With inflation fears rising due to our government's economic stimulus, Treasury inflation-protected securities (TIPS) are getting much more attention in the media. This is good, as TIPS are an excellent choice for many investors' portfolios. Here are some things to consider when adding TIPS to your portfolio.
As discussed in my book The Only Guide to Alternative Investments You'll Ever Need, the conclusion of the academic research on TIPS is that you should strongly prefer real return bonds over nominal return bonds. There are two ways to include TIPS in your portfolio:
- Invest in a TIPS fund
- Buy individual securities
Using a fund provides two significant benefits: convenience (including reinvestment of interest) and diversification across maturity. And these benefits come with very low costs. Right now, there are three funds that I believe you should consider if you go the fund route: Vanguard Inflation-Protection Securities Fund, DFA Inflation-Protected Securities Portfolio and iShares Barclays TIPS Bond Fund. Each has an expense ratio of less than 0.25 percent, invests across a spectrum of outstanding TIPS and has an average maturity of about nine years.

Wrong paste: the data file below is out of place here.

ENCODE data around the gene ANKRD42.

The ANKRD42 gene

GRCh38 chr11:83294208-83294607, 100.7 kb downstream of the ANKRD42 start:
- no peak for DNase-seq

Buy individual securities
By buying individual TIPS, you not only eliminate the expense of the fund, but you can also control the maturity of the bonds you buy. For example, when real yields are at historically high levels (such as in October, when they reached well over 3 percent), you might consider buying longer-term TIPS to lock in the high real yield for a long time. On the other hand, when real yields are at historically low levels (such as in March 2008, when the real yield on some TIPS even turned negative), you might not want to own TIPS with an average maturity as long as nine years, as do the funds.
While you can buy TIPS through a bank or broker, you can also buy them directly from the Treasury.